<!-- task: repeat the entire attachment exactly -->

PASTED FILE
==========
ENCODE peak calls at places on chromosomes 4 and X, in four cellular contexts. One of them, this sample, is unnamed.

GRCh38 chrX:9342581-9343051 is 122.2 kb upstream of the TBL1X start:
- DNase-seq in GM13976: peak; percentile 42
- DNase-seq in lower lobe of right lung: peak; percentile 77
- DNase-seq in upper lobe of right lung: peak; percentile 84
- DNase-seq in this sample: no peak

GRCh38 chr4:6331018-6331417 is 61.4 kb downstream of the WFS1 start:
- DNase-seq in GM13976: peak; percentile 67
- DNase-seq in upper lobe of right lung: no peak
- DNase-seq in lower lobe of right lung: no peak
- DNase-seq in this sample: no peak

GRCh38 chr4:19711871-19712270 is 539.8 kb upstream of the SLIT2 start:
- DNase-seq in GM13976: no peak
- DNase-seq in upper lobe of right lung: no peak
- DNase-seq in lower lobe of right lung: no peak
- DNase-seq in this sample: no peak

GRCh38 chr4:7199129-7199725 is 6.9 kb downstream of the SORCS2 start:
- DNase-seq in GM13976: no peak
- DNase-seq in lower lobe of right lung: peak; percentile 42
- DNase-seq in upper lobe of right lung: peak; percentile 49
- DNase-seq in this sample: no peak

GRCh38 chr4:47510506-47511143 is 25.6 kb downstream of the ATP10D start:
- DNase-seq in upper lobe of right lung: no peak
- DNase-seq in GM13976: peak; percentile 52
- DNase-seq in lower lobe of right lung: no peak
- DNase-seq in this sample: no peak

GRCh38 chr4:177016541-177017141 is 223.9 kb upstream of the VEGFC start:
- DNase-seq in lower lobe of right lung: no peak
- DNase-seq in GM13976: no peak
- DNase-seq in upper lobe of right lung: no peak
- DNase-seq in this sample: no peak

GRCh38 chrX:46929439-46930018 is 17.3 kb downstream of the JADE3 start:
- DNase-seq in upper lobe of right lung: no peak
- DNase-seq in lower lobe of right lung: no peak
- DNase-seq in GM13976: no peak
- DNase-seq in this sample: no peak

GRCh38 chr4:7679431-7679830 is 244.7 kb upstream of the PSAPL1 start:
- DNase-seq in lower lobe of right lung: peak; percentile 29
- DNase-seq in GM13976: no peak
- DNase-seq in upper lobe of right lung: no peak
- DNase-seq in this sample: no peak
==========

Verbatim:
ENCODE peak calls at places on chromosomes 4 and X, in four cellular contexts. One of them, this sample, is unnamed.

GRCh38 chrX:9342581-9343051 is 122.2 kb upstream of the TBL1X start:
- DNase-seq in GM13976: peak; percentile 42
- DNase-seq in lower lobe of right lung: peak; percentile 77
- DNase-seq in upper lobe of right lung: peak; percentile 84
- DNase-seq in this sample: no peak

GRCh38 chr4:6331018-6331417 is 61.4 kb downstream of the WFS1 start:
- DNase-seq in GM13976: peak; percentile 67
- DNase-seq in upper lobe of right lung: no peak
- DNase-seq in lower lobe of right lung: no peak
- DNase-seq in this sample: no peak

GRCh38 chr4:19711871-19712270 is 539.8 kb upstream of the SLIT2 start:
- DNase-seq in GM13976: no peak
- DNase-seq in upper lobe of right lung: no peak
- DNase-seq in lower lobe of right lung: no peak
- DNase-seq in this sample: no peak

GRCh38 chr4:7199129-7199725 is 6.9 kb downstream of the SORCS2 start:
- DNase-seq in GM13976: no peak
- DNase-seq in lower lobe of right lung: peak; percentile 42
- DNase-seq in upper lobe of right lung: peak; percentile 49
- DNase-seq in this sample: no peak

GRCh38 chr4:47510506-47511143 is 25.6 kb downstream of the ATP10D start:
- DNase-seq in upper lobe of right lung: no peak
- DNase-seq in GM13976: peak; percentile 52
- DNase-seq in lower lobe of right lung: no peak
- DNase-seq in this sample: no peak

GRCh38 chr4:177016541-177017141 is 223.9 kb upstream of the VEGFC start:
- DNase-seq in lower lobe of right lung: no peak
- DNase-seq in GM13976: no peak
- DNase-seq in upper lobe of right lung: no peak
- DNase-seq in this sample: no peak

GRCh38 chrX:46929439-46930018 is 17.3 kb downstream of the JADE3 start:
- DNase-seq in upper lobe of right lung: no peak
- DNase-seq in lower lobe of right lung: no peak
- DNase-seq in GM13976: no peak
- DNase-seq in this sample: no peak

GRCh38 chr4:7679431-7679830 is 244.7 kb upstream of the PSAPL1 start:
- DNase-seq in lower lobe of right lung: peak; percentile 29
- DNase-seq in GM13976: no peak
- DNase-seq in upper lobe of right lung: no peak
- DNase-seq in this sample: no peak